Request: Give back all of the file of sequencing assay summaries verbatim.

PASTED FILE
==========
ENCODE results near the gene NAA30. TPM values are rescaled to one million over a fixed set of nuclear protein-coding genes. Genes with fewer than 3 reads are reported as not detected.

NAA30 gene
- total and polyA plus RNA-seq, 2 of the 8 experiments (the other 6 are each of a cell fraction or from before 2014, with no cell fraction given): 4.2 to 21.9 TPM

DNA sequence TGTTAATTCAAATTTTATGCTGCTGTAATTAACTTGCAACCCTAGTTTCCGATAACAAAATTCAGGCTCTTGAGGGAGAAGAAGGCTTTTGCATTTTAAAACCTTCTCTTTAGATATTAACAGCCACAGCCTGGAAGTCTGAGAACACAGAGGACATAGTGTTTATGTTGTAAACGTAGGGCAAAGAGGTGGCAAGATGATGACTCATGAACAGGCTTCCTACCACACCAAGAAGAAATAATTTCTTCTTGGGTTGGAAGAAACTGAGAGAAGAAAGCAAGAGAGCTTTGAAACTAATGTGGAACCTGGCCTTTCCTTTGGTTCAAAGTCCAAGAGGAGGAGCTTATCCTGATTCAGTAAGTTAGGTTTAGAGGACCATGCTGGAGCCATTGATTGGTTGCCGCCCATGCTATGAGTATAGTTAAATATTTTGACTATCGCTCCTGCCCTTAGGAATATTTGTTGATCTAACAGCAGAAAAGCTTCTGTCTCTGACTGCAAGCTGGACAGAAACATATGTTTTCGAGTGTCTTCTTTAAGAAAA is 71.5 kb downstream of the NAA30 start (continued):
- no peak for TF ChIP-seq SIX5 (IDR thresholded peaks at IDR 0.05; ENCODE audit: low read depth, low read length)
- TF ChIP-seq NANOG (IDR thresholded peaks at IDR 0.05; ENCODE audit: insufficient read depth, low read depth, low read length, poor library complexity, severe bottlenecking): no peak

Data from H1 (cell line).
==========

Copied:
ENCODE results near the gene NAA30. TPM values are rescaled to one million over a fixed set of nuclear protein-coding genes. Genes with fewer than 3 reads are reported as not detected.

NAA30 gene
- total and polyA plus RNA-seq, 2 of the 8 experiments (the other 6 are each of a cell fraction or from before 2014, with no cell fraction given): 4.2 to 21.9 TPM

DNA sequence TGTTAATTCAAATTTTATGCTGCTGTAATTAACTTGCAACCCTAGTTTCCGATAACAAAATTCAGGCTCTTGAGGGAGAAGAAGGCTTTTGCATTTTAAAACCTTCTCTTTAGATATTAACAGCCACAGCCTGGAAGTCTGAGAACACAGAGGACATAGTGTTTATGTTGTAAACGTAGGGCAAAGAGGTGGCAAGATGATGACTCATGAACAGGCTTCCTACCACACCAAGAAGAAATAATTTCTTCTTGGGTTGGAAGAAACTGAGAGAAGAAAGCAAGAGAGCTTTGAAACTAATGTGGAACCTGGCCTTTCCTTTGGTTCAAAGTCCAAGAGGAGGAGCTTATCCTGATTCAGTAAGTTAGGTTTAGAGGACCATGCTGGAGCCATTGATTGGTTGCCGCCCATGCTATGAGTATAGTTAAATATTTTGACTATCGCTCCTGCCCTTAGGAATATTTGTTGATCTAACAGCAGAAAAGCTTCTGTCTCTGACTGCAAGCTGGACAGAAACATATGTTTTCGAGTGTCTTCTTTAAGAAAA is 71.5 kb downstream of the NAA30 start (continued):
- no peak for TF ChIP-seq SIX5 (IDR thresholded peaks at IDR 0.05; ENCODE audit: low read depth, low read length)
- TF ChIP-seq NANOG (IDR thresholded peaks at IDR 0.05; ENCODE audit: insufficient read depth, low read depth, low read length, poor library complexity, severe bottlenecking): no peak

Data from H1 (cell line).